Build Confidence in Preschoolers and Toddlers With Public Speaking
It’s never too early to encourage kids to stand up in front of people and perform. Performance doesn’t have to be learning lots of lines for a play or spectacle; it can be as simple as singing a song, telling about a picture they drew, reciting a favorite poem or even doing a Sunday school talk. The more we encourage young kids to speak, the greater the likelihood that their self-confidence will increase with each experience. Everyone has a story to tell and wants someone to listen.
Building Confidence with Public Speaking
- Teach the children poems suitable for little kids. Read the poems to them and help them to learn the poems through repetition and even enactment where possible. Then, have the children recite the poems while you’re giving them your total attention.
- Encourage the children to not be afraid and prove it to them by speaking publicly yourself. Even if you are uncomfortable with public speaking, which most people are, your little one needs to know from you that they are not the only one who is nervous when speaking. A child learns by example and does not have the ability to understand the philosophical realm of language and inner struggle. If you only tell them not to be afraid of something, they will agree with you to not do it, but they will not fully get what “it” is.
- Have the kids draw a picture. Suggest that they each take turns standing up and telling everyone else in the group or class about what they drew. Teach them that teamwork and a positive attitude benefits them as well as those around them. This will build self-confidence and self-respect which will make them feel good about speaking in front of people.
- Teach children to be polite and listen. Have them applaud the speaking child for his or her efforts. This is an important part of growing to appreciate public speaking, especially as not every child will find it a comfortable experience unless they’re supported thoroughly. Teach all of the children that it is very important to be kind and to never to laugh or make fun of a speaker.
- Encourage the children to ask questions politely. It is both good for the speaker to learn to field questions from an audience and for the children to learn the skill of asking questions in relation to something they’ve just learned about.
Build a stage for the little performers, if you can. The kids can help with designing, locating and making it. They could help hang the curtain or with making props to make it look like a stage.
- In many cases, it’s probably best to make a portable stage that can be put up and taken down with great ease, so that it’s not in the way. Use bamboo poles stuck in buckets (stuff paper or other materials into the bucket to hold in place) to create a prop for hanging stage curtains from and a pole across the top of each pole for hanging curtains from.
- Develop fun ways to teach young children the right things to do when speaking in public. Also demonstrate the wrong things to do. This can be done on a fun basis: Have someone perform all the wrong things like speaking too loudly or too quietly, or too fast, or moving all around the place while talking or facing the wrong way to the audience. You can demonstrate that chewing gum and pulling on their clothes and hair is not the way to talk clearly either. Have some fun with this––the children will laugh a lot but the lessons will still be taken up by their inquiring minds.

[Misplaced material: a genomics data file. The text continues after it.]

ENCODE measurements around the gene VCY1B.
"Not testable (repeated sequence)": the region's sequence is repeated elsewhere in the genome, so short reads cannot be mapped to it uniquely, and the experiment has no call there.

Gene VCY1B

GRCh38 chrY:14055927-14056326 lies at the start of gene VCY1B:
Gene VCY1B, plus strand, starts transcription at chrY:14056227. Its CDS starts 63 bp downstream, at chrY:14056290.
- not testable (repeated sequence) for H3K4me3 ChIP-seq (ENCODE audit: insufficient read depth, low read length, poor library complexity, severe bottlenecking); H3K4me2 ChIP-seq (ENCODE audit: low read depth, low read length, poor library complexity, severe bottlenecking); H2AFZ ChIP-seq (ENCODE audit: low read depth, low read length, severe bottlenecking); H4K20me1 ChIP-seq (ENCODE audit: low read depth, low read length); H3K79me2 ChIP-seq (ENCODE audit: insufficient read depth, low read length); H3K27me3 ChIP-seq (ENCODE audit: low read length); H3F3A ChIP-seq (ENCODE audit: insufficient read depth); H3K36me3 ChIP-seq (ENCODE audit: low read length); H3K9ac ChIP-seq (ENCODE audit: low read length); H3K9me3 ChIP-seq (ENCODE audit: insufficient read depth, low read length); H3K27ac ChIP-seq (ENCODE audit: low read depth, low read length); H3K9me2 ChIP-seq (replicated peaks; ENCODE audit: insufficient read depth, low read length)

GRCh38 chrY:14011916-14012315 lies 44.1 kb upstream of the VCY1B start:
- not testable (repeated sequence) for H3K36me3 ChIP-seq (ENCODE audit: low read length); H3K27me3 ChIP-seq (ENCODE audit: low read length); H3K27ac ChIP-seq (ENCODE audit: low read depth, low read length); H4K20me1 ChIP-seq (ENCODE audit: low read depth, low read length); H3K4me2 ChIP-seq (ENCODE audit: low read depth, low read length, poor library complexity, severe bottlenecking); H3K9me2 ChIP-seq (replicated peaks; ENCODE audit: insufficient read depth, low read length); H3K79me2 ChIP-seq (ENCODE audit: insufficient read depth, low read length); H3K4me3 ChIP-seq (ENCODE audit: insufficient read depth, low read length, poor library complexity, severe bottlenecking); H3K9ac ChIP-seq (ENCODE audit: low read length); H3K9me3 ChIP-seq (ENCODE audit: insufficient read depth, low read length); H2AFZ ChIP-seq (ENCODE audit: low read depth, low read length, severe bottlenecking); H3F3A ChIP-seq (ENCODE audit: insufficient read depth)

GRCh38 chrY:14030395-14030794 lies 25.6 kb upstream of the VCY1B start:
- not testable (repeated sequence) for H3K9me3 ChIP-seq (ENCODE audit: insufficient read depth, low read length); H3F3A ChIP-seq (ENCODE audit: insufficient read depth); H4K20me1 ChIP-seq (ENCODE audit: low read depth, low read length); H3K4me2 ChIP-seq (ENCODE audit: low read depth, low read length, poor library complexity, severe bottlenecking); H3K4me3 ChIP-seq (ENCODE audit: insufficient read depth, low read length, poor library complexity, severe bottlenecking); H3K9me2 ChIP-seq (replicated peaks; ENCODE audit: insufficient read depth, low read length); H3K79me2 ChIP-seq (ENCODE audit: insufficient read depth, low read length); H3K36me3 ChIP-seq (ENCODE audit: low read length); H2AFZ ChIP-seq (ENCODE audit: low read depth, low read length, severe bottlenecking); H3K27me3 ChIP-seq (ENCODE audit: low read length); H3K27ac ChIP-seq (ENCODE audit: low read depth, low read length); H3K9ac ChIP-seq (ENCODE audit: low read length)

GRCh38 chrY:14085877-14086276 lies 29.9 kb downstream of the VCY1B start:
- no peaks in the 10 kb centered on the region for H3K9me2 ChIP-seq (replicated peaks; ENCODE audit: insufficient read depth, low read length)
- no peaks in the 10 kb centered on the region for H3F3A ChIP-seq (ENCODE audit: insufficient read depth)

Teach the children about “the big finish.” That unlike dancing or playing music, public speaking is not about making a lot of movement, or tapping fingers or feet, or fidgeting. Show energy but don’t be too excited or boring, but just right, to share their ideas. However you wish to accomplish this just remember to focus on what “to do” , instead of what “not to do” and everyone including yourself will have more fun.
- Some public speakers do walk around as they talk; in fact, some of the most engaging ones do this. Children can be encouraged to be expressive with their hands and walking provided that they don’t cover their faces or place any part of their sides or back to the audience. As before, and exaggerated performance these mistakes will lighten the mood and help them to laugh at themselves and not judge others.
- Truly listen to what the children have to say. It is important that we teach them that what they have to say is important. If we show them that we value it and want to hear what they have to say they will feel more comfortable and respectful with strangers. Part of successful speaking is also learning to be considerate to others by listening.
- Some children are naturally shy and some children (up to one third of any class or group) are introverted and may find public speaking difficult. This doesn’t mean leaving them out of learning the skill but it is important to recognize that these children need to be allowed a more gradual approach. Never tell such children that they’re too quiet, too sensitive or too shy; this is demeaning and not constructive. Be patient and help them to blossom in their own way by finding something they really love talking about and let them stick with that as a topic.
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